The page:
Economic Policy Analysis» open the printable major» search for more Areas of Study
Economics involves the study of theories on how individuals, businesses and communities allocate or distribute resources such as goods, services, money, labour and knowledge. Economics therefore sits at the heart of policy development and analysis. This major provides students with an understanding of the development and the impact of economic policy in a national and global context.
Students who wish to pursue a career in policy development and evaluation may find the Economic Policy Analysis major a useful inclusion in their studies. An understanding of policy analysis is also useful for a range of occupations where the work is affected by various policies – whether institutional or national – but is not directly responsible for policy development. Graduates gain critical skills in communication, research, analysis and problem solving that are highly sort after by employers.
Employment opportunities for graduates with this major exist in government, non-government organisations, international organisations and private business or consultancy.
A placement elective is available to Bachelor of Social Science students, which involves completing a social science research project with a relevant organisation.
For more information about Economics, visit the Newcastle Business School site.
Some occupations require a higher level of completed study than an undergraduate degree, and for this reason it is worthwhile considering the range of Honours, Postgraduate and additional study options available. These options may also be useful for specialising in a particular area, or to stimulate career change. Some of the future options following the Economic Policy Analysis include:
After completing a degree there are a broad range of postgraduate options available in a variety of fields which can allow you to specialise in a particular area of interest or build upon your existing knowledge base. To explore such options please visit the Postgraduate Handbook at http://www.newcastle.edu.au/program/postgraduate/
The following list provides some example jobs for the Economic Policy Analysis major. Some of these jobs will depend upon the amount and level of study undertaken, level of experience, and the combination of other majors and electives studied, for example some may require further study.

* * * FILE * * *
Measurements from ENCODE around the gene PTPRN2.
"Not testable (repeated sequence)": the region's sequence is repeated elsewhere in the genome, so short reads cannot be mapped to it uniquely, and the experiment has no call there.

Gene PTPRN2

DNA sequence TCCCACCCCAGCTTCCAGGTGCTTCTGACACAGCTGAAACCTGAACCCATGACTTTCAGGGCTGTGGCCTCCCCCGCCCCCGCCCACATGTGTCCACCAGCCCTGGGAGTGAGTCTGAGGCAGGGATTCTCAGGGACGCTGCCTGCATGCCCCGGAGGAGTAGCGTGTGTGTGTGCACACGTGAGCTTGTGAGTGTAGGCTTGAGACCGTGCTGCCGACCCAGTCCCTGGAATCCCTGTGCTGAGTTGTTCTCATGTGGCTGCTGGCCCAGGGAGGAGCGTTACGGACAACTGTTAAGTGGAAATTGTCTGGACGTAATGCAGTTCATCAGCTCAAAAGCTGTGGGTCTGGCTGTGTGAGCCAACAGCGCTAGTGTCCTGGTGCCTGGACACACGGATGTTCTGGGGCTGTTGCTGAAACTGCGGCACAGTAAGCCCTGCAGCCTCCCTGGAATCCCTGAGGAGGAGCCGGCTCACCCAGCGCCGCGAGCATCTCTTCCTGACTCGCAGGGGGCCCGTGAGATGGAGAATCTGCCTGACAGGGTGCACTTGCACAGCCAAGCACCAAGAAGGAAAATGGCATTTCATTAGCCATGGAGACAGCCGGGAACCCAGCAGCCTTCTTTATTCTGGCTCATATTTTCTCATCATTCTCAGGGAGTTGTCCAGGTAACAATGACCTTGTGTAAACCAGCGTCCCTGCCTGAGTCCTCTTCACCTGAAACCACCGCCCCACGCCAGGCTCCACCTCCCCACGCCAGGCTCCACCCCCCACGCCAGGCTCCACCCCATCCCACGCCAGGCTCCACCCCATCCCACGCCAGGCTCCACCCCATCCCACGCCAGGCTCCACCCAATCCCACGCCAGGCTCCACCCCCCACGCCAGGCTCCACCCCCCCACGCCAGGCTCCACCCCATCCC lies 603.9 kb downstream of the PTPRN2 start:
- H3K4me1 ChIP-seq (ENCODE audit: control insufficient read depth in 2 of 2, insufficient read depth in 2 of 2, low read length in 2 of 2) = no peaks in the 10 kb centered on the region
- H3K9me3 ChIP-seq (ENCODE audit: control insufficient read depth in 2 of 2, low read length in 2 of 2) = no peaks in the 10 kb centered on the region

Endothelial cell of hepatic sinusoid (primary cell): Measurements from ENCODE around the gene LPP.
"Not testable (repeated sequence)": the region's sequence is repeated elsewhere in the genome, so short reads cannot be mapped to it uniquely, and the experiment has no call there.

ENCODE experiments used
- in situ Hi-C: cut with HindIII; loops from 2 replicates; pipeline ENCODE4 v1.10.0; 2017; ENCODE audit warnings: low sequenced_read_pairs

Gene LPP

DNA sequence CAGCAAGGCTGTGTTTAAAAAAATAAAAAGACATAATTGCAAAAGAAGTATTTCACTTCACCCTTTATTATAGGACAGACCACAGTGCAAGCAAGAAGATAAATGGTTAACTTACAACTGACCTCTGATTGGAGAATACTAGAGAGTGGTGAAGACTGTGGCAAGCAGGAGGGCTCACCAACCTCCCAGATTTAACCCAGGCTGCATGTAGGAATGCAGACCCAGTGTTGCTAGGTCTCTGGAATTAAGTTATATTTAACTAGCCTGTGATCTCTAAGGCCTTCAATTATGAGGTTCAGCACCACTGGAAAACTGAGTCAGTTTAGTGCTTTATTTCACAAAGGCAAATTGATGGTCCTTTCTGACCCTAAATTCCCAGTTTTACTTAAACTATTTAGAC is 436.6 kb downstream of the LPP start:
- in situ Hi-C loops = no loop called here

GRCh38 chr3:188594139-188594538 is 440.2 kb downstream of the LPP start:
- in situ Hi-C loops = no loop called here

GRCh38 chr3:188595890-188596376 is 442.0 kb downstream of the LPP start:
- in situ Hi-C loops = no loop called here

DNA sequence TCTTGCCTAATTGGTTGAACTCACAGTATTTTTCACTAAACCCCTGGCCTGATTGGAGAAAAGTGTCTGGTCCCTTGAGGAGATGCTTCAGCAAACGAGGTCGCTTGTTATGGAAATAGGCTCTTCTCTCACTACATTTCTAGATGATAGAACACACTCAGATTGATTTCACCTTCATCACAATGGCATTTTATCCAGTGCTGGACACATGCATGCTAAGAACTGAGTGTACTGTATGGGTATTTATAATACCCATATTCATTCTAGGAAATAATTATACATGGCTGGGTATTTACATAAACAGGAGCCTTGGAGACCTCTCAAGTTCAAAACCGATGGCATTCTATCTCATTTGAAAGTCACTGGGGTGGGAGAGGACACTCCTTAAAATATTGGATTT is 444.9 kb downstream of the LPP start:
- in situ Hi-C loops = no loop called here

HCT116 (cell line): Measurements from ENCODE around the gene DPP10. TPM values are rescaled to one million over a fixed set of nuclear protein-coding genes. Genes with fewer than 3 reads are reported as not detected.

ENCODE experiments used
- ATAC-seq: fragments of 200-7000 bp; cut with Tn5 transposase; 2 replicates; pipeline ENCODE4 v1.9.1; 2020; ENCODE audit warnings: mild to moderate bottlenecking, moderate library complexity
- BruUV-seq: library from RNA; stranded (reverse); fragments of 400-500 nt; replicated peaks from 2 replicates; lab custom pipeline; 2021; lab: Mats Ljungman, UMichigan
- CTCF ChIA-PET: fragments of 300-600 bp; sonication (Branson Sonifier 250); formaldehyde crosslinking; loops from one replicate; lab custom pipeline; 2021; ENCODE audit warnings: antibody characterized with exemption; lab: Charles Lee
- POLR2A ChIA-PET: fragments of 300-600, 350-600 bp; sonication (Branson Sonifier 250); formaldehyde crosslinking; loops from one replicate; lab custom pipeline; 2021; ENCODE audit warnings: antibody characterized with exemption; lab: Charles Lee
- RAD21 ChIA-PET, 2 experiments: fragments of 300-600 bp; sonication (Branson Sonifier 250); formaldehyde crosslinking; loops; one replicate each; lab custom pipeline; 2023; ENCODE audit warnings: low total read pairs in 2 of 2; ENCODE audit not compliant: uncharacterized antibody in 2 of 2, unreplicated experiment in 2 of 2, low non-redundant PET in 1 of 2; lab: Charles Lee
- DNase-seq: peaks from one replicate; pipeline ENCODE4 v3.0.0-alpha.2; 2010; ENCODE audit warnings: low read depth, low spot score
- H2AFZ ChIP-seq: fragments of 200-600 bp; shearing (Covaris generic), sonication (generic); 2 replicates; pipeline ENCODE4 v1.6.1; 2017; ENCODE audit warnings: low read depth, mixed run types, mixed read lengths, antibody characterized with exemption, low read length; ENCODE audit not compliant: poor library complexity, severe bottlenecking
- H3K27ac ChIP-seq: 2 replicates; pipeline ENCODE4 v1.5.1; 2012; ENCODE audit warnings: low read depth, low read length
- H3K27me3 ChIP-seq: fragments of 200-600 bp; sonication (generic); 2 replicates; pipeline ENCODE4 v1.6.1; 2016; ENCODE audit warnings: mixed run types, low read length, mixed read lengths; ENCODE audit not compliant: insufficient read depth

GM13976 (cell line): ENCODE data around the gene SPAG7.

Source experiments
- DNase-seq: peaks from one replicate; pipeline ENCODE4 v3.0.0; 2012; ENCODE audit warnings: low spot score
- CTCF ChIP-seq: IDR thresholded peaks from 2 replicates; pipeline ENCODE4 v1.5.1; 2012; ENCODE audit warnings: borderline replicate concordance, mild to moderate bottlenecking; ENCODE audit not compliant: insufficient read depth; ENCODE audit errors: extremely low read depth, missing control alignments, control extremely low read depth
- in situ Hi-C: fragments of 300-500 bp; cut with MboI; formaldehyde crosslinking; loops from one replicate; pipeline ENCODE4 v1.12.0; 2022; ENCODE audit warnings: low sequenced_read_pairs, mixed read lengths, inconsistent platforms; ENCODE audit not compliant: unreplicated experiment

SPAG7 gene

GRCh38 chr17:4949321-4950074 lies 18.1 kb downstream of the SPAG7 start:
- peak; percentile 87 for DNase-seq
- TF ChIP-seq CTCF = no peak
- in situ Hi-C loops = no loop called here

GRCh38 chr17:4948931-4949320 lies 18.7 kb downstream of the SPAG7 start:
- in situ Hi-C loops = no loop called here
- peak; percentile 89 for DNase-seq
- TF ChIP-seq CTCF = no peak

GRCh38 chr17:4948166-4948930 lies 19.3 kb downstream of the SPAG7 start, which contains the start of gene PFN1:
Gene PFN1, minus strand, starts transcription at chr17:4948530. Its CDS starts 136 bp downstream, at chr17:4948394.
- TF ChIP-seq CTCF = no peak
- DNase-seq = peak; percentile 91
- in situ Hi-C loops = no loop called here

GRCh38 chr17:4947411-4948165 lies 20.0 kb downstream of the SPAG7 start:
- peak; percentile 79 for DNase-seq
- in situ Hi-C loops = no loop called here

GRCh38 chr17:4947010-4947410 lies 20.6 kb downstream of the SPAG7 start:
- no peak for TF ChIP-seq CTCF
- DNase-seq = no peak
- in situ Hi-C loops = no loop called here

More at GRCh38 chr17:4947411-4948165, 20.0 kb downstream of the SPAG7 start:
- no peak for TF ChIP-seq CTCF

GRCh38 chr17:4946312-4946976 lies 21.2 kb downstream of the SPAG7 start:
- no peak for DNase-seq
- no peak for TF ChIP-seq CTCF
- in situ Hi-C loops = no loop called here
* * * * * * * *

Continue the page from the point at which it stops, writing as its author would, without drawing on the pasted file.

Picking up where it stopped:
- Access and Equity Advisor
- Business Analyst/Consultant
- Customs Officer
- Development Economist
- Diplomat / Foreign Affairs and Trade Officer
- Economic Analyst
- Economic/Social Statistician
- Financial Officer
- Immigration Officer
- Import/Export Officer
- Industrial Relations Officer
- Intelligence Officer
Getting the Edge
Most employers seek to recruit people who have relevant work experience and an appreciation for their industry. Here is a check list of ideas about gaining experience and industry knowledge.
- Check the type of experience most employers in your field of interest expect. Don’t overlook the part time work you may be currently doing. Most employers understand that the skills are transferrable even if the work is not in their industry.
- Check your academic program for any courses that involve a placement or the opportunity to undertake an industry based project.
- Check your school for Summer Scholarships for research opportunities.
- Check vacancy sites for advertised traineeships, part time employment and vacation work opportunities in your field.
- Source and approach organisations directly about possible work shadowing or information interview opportunities.
- Source and approach organisations directly for paid work opportunities.
- Consider volunteering.
Note: Gaining experience may be important but not at the expense of your studies. Make sure you do not overload your timetable with unrealistic work commitments.
Economic Policy Analysis graduates find employment opportunities in a wide variety of industries in small, medium or large organisations. Below is an example of some of the large organisations that recruit this major.
- ACIL Tasman (Australia)
- ACT Department of Education and Training (Australia)
- Amnesty International (International)
- ANZ (Australia)
- Asian Development Bank (Australia)
- Attorney Generals Department (Australia)
- AusAID (International)
- Australian Bureau of Agricultural and Resource Economists (Australia)
- Australian Bureau of Statistics (Australia)
- Australian Competition and Consumer Commission (Australia)
- Australian Customs Service (Australia)
- Australian Prudential Regulation Authority (Australia)
- BIS Shrapnel (Australia)
- Commonwealth Bank of Australia (Australia)
- CSIRO (Australia)
- Deloitte (Australia)
- Department of Agriculture, Fisheries and Forestry (Australia)
- Department of Broadband, Communications and the Digital Economy (Australia)
- Department of Community Services (Australia)
- Department of Defence (Australia)
- Department of Education, Employment and Workplace Relations (Australia)
- Department of Finance and Deregulation (Australia)
- Department of Foreign Affairs & Trade (International)
- Department of Infrastructure, Transport, Regional Development and Local Government (Australia)
- Department of Services, Technology and Administration (Previously the Department of Commerce) (Australia)
- EnergyAustralia (Australia)
- Ernst & Young (International)
- Ford Motor Company (Australia)